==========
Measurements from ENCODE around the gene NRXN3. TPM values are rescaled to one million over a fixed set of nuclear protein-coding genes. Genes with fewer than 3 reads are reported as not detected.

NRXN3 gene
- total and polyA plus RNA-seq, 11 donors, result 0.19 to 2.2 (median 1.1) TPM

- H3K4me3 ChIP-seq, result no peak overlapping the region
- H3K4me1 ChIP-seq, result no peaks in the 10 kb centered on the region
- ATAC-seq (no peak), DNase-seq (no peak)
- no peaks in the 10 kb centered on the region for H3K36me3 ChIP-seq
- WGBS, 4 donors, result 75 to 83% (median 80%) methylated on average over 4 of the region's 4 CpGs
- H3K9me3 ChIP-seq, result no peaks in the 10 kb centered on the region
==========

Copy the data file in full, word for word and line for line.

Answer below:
Measurements from ENCODE around the gene NRXN3. TPM values are rescaled to one million over a fixed set of nuclear protein-coding genes. Genes with fewer than 3 reads are reported as not detected.

NRXN3 gene
- total and polyA plus RNA-seq, 11 donors, result 0.19 to 2.2 (median 1.1) TPM

- H3K4me3 ChIP-seq, result no peak overlapping the region
- H3K4me1 ChIP-seq, result no peaks in the 10 kb centered on the region
- ATAC-seq (no peak), DNase-seq (no peak)
- no peaks in the 10 kb centered on the region for H3K36me3 ChIP-seq
- WGBS, 4 donors, result 75 to 83% (median 80%) methylated on average over 4 of the region's 4 CpGs
- H3K9me3 ChIP-seq, result no peaks in the 10 kb centered on the region